Precious was completed and acquired by U.S. distributor Lionsgate before it caught the eyes and hearts of media giants Oprah Winfrey and Tyler Perry, who got wind of the film around the time of its Sundance triumph. Both have since signed on as executive producers, and have helped to thrust Precious into the public consciousness.
“Normally, my movies have a specific cult following,” Daniels says. “With Oprah and Tyler, they said, 'Uh-uh, not on this one. We're going to try to ring the bell.' And they have...they've been very supportive.”
The whirlwind of hype and publicity surrounding Precious is filled with talk of the film's harrowing emotional content, but one thing it doesn't prepare you for is the amount of unique and imaginative visual texture embedded in the movie. Daniels gives Precious a stamp of stylistic distinction, particularly with scenes that illustrate his heroine's fantasies, which she uses for solace when things get extra rough. I ask Daniels about his own escapism, and if he needed similar fantasies while growing up in West Philadelphia. He offers an answer that is at once cryptic and revealing.
“I did,” Daniels says. “I didn't have a rosy childhood. Some...not so nice things happened. I think my fantasies made me a better person because if I had stayed in my world...in the moment...and if I didn't escape...I don't know how I would've ended up. And the movie delves into that. When (Precious is) able to heal, she no longer needs her fantasies because she's embraced herself. That's when we know we don't need fantasies any more...when we're okay with who we are.”
In a similar vein, I ask about another visual flourish: the orange scarf that Precious is almost never seen without, and that she eventually passes on to another young girl who's also suffering from abuse.
“It's a symbol of hope,” Daniels says of the accessory, which didn't appear in the novel. As the director continues and reiterates the importance of self-acceptance, he gets emotional. “(Precious) eventually doesn't need (the scarf), just like her fantasies. Once she looks in the mirror, and she doesn't see someone else but sees herself, in her full...whatever it is that she is, it's just...[he chokes up]...it's a really good thing.”
Lee Daniels (left) directs Gabourey Sidibe (center) and Xosha Roquemore on the set of Precious. (Photo by Anne Marie Fox.)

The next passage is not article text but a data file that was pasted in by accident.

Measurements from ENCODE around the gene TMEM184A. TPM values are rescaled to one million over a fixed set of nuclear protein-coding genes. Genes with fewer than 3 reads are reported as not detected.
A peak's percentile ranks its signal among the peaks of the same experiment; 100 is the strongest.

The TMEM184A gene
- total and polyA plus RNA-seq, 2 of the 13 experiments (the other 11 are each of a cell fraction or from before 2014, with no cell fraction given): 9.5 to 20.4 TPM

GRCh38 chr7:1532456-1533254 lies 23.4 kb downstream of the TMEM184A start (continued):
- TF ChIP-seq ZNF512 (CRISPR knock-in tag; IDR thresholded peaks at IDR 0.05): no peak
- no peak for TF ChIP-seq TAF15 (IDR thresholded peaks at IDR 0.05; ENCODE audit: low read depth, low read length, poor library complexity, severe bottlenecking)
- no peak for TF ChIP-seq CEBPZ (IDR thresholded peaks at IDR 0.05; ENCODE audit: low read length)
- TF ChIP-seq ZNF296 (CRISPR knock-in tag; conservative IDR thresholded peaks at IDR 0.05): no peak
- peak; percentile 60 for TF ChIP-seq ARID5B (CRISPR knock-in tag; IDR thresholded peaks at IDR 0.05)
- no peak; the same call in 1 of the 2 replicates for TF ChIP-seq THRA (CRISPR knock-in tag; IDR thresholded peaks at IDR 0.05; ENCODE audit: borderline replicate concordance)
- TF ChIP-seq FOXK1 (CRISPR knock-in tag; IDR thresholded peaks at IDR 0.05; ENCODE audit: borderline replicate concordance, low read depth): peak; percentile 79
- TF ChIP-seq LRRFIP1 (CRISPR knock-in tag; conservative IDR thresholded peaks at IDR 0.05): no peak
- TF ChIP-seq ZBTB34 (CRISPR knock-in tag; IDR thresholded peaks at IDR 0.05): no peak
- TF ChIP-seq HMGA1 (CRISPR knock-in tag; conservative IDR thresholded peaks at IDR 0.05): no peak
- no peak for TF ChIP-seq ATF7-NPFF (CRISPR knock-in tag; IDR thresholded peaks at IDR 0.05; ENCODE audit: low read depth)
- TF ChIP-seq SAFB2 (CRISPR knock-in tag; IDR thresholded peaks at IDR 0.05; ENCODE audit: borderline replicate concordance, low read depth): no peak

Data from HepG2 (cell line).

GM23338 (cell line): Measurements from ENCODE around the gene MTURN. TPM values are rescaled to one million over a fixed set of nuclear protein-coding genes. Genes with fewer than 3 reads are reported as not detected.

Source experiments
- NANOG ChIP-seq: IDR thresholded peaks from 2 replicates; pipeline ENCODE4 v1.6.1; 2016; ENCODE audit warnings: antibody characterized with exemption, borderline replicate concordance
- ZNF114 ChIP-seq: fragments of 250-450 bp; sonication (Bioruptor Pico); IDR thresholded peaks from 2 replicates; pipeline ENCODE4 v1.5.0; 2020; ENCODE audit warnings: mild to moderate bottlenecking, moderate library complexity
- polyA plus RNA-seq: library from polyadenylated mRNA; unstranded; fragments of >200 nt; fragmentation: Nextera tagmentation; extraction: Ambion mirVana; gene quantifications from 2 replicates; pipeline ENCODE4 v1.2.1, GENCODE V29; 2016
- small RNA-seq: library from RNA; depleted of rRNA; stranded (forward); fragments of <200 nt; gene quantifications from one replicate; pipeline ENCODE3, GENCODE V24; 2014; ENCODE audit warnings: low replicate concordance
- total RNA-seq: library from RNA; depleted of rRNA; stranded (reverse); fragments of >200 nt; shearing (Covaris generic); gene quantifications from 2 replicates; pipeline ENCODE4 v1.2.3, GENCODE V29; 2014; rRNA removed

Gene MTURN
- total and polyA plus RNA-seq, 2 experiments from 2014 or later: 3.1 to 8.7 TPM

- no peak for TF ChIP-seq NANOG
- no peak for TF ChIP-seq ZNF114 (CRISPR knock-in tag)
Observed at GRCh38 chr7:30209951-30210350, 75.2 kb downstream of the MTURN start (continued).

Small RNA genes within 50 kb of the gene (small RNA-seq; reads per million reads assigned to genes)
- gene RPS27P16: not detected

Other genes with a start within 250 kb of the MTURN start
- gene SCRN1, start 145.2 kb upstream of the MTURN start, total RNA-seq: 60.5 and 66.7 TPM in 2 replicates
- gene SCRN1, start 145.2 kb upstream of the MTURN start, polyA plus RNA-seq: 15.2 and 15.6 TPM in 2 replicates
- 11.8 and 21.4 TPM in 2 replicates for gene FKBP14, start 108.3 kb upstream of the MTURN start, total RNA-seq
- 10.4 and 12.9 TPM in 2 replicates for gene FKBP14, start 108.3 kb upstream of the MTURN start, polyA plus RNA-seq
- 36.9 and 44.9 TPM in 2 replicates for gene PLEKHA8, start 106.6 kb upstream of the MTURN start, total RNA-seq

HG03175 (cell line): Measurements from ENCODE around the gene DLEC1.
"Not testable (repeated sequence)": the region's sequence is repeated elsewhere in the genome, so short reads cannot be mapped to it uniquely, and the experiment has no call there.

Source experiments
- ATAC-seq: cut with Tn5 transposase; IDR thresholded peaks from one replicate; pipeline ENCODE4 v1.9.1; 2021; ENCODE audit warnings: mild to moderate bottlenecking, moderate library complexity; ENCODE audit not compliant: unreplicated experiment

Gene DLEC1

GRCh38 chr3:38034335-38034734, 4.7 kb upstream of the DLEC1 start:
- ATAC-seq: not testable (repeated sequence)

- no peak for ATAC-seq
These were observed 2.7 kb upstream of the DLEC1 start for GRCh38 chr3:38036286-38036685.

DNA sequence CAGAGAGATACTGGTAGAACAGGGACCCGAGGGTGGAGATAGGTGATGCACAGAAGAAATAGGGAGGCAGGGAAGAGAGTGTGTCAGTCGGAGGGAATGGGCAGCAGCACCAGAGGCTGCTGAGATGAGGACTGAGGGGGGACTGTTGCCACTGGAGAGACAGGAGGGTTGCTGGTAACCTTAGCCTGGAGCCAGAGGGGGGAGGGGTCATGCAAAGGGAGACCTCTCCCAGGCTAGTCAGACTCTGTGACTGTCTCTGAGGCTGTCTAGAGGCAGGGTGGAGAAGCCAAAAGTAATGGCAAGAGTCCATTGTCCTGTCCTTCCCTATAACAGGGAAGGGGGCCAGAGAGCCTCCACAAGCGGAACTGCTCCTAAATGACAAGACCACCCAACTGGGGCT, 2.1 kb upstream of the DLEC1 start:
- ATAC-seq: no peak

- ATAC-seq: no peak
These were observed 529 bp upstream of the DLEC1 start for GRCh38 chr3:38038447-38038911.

In regard to what he hopes viewers will take away from Precious, Daniels says the willingness to love and appreciate oneself and others is certainly high on the list. But he also says he hopes people will leave his film being able to better embrace homosexuality, a statement that is at first a bit jarring, seeing as homosexuality, while addressed, is hardly a chief component of the Precious narrative. But as he elaborates on the movie's implicit theme of tolerance, Daniels, openly gay himself, affirms that, for him, Precious is deeply personal indeed.
“I'm a black, gay filmmaker,” Daniels says. “Because I'm African-American, (Precious) has a black sensibility, and I told the story, originally, for a black audience. And it has a gay sensibility under it all...as its through-line. But I think...I think it's a universal story. It goes beyond sex, race and culture. It's a story for everyone.”
The universal accessibility of Precious, along with its multiple film fest prizes, glowing reviews and impressive initial box-office take (it banked $1.9 million on its opening weekend while still only playing on 18 screens), has contributed to its current stance as an indisputable Oscar front-runner. A nomination for Best Picture seems like a sure thing, as do nods for lead actress Gabourey Sidibe (who shows great instincts in a remarkable, transformative debut performance), supporting actress Mo'Nique (who's astounding as Precious's monster of a mother), and, yes, for Daniels. The superstitious director, however, doesn't want to hear anything about the awards buzz. When the topic comes up, he plugs his ears with his fingers and hums a tune to drown out the sound.
Besides, Daniels does seem to genuinely be a filmmaker for whom the creative process is more rewarding than any subsequent accolades. He confirms as much in his next statement, and this he says without a hint of hesitation: “I don't look at my films the way the audience looks at my films. They look at the final product, at what's up on the screen. I look at each film as a personal growth as a man, and focus on what I can learn from it and how it can make me a better human being. It's all part of my journey.”
*This article was published in the December 2009 issue of ICON magazine. It has been reprinted with permission.